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Over sugared my wine.

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Jasper24

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Hi all me again.

I over sugared my wine by a couple of pounds. I totally screwed up my calculation. What are my options. My starting SG was 1150 and the yeast have only gotten that down to 1100 in four days. How screwed am I.

Thanks for your replies

Hallie
 

Scooter68

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Which Yeast did you use? The highest alcohol tolerant wine yeast can only get you to 18% and that's under perfect conditions Based on your SG the potential ABV is 21%. So even if you have a high alcohol tolerant yeast in all likelihood you will wind up with a dessert wine - Sweet and High Alcohol. As long as the flavor is strong enough things could work out OK. IF you like a dessert wine.

What variety of fruit?
 

Jasper24

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Scooter68 thanks for the rePly.

I used champange yeast when I made this strawberry rhubarb wine. The flavor so far is very nice but I don't know anything about dessert wines could you tell me more.

Thanks, Hallie
 

Cher

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With grape musts it is possible to add acidulated water to reduce the SG if the fruit has too much sugar but I don't think that would give a good result with the already lighter flavors of a fruit wine. You could mitigate things somewhat by adding more fruit or an appropriate (unsweetened) juice, though I've no idea where you might get rhubarb juice. Frozen fruit perhaps? Along with an appropriate amount of water -- no additional sugar -- based on your original recipe. Just a thought, in case dessert wine is not appealing.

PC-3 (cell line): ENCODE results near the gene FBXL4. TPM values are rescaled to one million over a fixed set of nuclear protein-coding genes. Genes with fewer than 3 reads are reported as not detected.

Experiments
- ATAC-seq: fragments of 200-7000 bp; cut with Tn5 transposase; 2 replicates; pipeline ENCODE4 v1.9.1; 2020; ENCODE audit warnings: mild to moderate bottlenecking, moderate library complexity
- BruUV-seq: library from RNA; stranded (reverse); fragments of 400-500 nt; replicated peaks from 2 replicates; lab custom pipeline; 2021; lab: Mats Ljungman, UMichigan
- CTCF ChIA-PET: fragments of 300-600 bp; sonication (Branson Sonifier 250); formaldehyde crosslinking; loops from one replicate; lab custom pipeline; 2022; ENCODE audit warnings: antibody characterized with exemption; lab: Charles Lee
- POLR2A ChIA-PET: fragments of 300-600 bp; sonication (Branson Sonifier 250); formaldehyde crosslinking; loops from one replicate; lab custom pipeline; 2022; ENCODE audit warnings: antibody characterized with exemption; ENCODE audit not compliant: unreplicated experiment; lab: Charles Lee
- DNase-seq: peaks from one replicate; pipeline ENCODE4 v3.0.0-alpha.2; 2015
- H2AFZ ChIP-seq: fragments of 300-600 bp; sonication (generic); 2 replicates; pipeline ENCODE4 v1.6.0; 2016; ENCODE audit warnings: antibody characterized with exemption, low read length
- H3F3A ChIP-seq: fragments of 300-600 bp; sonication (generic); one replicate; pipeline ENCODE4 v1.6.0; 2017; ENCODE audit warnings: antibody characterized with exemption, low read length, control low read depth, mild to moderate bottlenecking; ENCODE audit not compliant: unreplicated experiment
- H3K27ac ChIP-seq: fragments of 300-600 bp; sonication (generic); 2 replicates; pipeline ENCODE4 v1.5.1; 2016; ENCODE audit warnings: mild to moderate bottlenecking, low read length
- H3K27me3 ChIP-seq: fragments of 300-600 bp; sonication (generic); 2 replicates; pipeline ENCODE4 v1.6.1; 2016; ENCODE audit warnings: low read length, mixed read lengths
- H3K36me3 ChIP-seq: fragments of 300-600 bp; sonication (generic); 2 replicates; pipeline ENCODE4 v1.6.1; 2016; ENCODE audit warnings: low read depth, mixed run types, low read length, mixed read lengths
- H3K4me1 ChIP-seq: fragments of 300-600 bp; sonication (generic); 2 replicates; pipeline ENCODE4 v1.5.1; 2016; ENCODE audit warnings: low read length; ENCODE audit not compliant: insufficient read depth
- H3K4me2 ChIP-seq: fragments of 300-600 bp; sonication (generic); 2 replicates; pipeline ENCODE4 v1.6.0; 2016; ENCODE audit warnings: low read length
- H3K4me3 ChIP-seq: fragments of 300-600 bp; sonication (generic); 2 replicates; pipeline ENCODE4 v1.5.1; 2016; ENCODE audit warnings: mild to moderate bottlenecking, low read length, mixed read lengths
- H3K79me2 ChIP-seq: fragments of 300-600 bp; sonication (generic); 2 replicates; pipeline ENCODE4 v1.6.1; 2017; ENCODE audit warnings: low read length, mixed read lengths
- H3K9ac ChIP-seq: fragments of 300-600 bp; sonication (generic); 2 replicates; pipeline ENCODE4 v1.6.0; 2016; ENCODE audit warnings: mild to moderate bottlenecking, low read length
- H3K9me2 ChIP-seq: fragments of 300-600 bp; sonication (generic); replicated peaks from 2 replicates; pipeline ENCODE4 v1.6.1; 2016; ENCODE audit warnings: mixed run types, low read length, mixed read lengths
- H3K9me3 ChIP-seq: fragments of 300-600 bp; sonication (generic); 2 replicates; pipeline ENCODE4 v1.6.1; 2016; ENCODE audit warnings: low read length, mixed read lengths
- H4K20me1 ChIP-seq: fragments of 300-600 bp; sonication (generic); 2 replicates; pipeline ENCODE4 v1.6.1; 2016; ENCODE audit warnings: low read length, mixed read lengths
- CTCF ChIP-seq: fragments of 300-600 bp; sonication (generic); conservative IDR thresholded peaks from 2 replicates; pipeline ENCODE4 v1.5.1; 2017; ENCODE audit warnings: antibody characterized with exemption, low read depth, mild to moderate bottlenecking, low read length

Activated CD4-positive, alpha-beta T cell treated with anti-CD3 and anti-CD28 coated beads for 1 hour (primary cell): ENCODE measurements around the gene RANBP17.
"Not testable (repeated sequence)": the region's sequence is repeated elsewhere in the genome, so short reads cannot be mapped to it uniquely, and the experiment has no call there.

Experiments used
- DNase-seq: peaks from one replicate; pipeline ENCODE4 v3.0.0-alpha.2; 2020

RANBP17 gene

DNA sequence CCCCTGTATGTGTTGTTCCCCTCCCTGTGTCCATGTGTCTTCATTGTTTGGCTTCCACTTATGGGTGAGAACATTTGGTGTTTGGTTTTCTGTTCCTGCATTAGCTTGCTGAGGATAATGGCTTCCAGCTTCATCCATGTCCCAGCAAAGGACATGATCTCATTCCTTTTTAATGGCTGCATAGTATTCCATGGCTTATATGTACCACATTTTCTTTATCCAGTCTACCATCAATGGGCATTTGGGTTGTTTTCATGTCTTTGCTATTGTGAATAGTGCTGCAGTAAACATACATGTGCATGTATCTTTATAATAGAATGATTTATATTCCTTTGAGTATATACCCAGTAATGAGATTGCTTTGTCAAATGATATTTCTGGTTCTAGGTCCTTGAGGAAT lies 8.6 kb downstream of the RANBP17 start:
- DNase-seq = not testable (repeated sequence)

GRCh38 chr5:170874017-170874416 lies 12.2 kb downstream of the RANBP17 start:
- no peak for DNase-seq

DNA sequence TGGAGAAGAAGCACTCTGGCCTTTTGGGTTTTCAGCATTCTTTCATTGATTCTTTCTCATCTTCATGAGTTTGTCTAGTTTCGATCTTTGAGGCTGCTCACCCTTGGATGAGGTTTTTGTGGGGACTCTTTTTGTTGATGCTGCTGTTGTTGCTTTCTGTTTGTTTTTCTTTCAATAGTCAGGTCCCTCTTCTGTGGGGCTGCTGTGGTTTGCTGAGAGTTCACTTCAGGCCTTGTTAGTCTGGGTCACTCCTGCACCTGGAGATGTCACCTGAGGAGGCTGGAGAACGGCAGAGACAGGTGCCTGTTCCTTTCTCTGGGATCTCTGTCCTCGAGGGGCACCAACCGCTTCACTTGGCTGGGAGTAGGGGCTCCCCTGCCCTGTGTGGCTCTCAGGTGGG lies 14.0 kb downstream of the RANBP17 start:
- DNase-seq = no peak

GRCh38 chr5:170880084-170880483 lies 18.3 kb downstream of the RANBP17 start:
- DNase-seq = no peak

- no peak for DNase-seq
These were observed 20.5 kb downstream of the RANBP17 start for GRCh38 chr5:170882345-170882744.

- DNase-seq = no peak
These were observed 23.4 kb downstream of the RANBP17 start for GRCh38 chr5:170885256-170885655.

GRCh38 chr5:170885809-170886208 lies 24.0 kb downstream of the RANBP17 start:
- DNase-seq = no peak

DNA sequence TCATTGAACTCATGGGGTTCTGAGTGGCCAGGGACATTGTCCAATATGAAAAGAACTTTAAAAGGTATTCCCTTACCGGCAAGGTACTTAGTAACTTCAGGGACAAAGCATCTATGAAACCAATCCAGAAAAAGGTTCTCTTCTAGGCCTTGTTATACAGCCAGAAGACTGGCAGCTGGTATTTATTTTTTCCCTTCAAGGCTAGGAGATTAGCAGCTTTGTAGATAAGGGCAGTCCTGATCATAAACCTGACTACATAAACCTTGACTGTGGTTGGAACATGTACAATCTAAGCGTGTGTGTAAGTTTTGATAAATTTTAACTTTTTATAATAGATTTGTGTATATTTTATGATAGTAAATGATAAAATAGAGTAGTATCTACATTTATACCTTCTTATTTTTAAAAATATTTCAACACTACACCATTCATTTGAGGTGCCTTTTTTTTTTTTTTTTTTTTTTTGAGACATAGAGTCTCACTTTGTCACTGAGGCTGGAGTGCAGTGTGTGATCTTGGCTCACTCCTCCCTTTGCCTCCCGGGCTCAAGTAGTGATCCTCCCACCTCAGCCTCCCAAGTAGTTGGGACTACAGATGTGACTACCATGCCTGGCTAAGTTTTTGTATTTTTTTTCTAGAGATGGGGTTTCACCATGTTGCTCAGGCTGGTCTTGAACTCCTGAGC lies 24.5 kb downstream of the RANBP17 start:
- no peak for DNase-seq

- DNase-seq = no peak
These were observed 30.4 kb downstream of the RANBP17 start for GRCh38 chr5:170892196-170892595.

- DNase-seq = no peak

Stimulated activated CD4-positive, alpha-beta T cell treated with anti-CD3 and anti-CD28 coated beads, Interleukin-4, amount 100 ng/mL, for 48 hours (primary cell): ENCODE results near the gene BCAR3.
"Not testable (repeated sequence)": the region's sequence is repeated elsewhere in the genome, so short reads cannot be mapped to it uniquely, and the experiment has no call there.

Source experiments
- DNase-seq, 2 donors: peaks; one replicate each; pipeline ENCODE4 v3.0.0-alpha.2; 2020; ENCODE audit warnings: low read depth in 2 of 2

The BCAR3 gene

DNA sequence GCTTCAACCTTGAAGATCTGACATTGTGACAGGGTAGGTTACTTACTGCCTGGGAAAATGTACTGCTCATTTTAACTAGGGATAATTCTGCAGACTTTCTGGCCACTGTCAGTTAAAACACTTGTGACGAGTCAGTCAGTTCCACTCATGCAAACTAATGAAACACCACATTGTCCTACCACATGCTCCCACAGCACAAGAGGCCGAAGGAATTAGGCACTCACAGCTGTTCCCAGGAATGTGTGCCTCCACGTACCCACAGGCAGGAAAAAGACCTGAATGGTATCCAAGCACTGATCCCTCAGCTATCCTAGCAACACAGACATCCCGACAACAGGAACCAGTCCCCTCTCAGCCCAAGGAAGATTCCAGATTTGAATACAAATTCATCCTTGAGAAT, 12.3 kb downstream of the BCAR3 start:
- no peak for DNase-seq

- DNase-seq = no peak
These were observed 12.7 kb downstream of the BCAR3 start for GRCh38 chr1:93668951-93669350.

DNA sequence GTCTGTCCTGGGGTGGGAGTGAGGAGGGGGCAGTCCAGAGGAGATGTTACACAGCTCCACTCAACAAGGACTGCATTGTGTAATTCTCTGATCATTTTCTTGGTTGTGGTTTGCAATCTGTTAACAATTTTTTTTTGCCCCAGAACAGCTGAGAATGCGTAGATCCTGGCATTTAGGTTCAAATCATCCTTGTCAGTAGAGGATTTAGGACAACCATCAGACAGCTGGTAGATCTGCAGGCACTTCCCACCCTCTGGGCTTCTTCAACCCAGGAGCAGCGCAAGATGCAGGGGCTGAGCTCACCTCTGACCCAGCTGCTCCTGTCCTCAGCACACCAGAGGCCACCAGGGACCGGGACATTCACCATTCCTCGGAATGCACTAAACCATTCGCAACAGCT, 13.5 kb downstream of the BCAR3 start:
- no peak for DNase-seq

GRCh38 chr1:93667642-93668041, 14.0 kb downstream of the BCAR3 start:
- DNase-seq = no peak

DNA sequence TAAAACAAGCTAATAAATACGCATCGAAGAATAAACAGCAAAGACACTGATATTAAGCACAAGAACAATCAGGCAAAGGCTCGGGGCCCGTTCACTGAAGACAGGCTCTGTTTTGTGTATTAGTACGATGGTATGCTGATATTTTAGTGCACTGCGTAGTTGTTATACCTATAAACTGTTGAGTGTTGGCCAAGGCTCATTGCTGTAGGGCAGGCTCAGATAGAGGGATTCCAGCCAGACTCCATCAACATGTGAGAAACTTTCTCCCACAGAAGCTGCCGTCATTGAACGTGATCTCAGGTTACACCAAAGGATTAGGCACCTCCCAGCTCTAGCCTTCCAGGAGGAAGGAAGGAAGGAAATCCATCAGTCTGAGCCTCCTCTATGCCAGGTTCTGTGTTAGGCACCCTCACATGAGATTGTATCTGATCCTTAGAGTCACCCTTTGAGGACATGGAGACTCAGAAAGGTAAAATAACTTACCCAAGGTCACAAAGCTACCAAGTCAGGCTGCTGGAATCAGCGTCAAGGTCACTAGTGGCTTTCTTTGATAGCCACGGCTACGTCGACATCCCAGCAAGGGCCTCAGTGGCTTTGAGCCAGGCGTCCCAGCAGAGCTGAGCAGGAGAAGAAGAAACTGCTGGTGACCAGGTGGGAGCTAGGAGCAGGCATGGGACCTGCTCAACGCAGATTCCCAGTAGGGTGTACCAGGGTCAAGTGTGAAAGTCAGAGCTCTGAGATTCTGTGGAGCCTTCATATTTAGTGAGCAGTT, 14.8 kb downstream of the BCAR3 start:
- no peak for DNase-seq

dralarms

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What kind of wine?
 

dralarms

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It is a strawberry rhubarb wine 7 gallons must. This is my first time making it.

Thanks Hallie
Go to walk mart and buy a few bags of frozen strawberries is what I'd do.
 

Scooter68

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Agree with dralarms - punch up the volume with more fruit. You may still wind up with a high ABV and some residual sweetness but at least the flavor will be stronger as well.
 

Jasper24

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Agree with dralarms - punch up the volume with more fruit. You may still wind up with a high ABV and some residual sweetness but at least the flavor will be stronger as well.
Thank you both for your replies but won't the added fruit increase my sugar levels not decrease it.

Once again thanks Hallie
 

dralarms

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Thank you both for your replies but won't the added fruit increase my sugar levels not decrease it.

Once again thanks Hallie
Not as much as it will increase volume.

If nothing else get some apple juice (light in flavor) and add it to the must
 

Jasper24

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Not as much as it will increase volume.

If nothing else get some apple juice (light in flavor) and add it to the must
dralarms thanks for running though this with me. I see where you are going with this.

My problem with increase volume is that my primary is almost full as it is. I have very little wiggle room in that area. Would splitting the must into two batches work better that way I could add more fruit and decrease the sugar that way.

once again thanks for your help. Hallie
 

BernardSmith

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Hi Jasper24, What is being suggested is that you ad more fruit and perhaps more liquid (water, perhaps) to increase the volume (while maintaining the richness of flavor from the fruit ) so that you are bringing down the density (the specific gravity) of the wine (and so it's potential alcohol by volume (ABV) so that the yeast can more easily ferment more (or all ) of the sugar.